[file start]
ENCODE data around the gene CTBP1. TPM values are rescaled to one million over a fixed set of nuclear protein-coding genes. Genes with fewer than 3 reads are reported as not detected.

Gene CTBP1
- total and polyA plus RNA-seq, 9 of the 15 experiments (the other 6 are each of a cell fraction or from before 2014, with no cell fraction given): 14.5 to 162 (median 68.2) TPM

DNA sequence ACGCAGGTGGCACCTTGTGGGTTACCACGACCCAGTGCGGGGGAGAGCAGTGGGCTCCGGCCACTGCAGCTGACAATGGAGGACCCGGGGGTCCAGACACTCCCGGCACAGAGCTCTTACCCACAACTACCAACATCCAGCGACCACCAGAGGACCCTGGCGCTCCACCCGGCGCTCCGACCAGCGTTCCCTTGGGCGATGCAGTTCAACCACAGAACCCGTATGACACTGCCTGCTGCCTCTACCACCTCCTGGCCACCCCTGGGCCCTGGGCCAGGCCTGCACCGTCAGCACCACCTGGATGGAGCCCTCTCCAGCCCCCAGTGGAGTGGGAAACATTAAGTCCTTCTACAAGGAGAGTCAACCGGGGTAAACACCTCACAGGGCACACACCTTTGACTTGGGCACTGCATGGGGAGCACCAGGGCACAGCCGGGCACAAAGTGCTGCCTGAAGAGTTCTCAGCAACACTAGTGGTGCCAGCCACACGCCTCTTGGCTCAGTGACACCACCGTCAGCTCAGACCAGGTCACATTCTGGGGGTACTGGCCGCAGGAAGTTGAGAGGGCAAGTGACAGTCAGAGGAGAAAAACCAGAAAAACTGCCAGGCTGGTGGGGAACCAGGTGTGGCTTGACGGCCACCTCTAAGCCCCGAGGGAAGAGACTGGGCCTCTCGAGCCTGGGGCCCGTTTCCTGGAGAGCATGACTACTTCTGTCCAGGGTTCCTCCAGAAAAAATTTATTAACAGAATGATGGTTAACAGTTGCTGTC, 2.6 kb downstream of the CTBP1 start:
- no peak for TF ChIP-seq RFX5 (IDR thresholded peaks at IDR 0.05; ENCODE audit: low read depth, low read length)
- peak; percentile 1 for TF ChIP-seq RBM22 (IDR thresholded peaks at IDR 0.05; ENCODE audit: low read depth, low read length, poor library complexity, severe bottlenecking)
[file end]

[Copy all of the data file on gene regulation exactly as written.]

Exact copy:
ENCODE data around the gene CTBP1. TPM values are rescaled to one million over a fixed set of nuclear protein-coding genes. Genes with fewer than 3 reads are reported as not detected.

Gene CTBP1
- total and polyA plus RNA-seq, 9 of the 15 experiments (the other 6 are each of a cell fraction or from before 2014, with no cell fraction given): 14.5 to 162 (median 68.2) TPM

DNA sequence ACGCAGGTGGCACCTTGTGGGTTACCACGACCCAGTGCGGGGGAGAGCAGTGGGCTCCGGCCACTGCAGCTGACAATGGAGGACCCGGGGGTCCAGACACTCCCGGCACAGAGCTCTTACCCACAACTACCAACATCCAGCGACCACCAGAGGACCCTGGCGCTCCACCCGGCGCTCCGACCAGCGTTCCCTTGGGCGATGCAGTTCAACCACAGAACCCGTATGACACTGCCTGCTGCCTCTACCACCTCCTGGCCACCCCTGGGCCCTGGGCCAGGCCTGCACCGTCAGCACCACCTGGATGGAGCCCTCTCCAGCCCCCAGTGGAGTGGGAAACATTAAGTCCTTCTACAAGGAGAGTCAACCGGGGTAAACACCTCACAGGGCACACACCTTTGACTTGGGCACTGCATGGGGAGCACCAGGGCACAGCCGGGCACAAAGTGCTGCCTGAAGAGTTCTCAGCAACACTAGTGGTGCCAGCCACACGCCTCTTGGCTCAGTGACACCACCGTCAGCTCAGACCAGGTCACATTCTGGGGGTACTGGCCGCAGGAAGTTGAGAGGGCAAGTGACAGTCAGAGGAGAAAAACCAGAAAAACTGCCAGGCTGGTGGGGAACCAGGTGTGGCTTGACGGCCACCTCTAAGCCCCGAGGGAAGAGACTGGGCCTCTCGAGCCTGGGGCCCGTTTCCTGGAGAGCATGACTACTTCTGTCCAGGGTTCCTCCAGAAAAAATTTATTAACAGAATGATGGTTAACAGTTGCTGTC, 2.6 kb downstream of the CTBP1 start:
- no peak for TF ChIP-seq RFX5 (IDR thresholded peaks at IDR 0.05; ENCODE audit: low read depth, low read length)
- peak; percentile 1 for TF ChIP-seq RBM22 (IDR thresholded peaks at IDR 0.05; ENCODE audit: low read depth, low read length, poor library complexity, severe bottlenecking)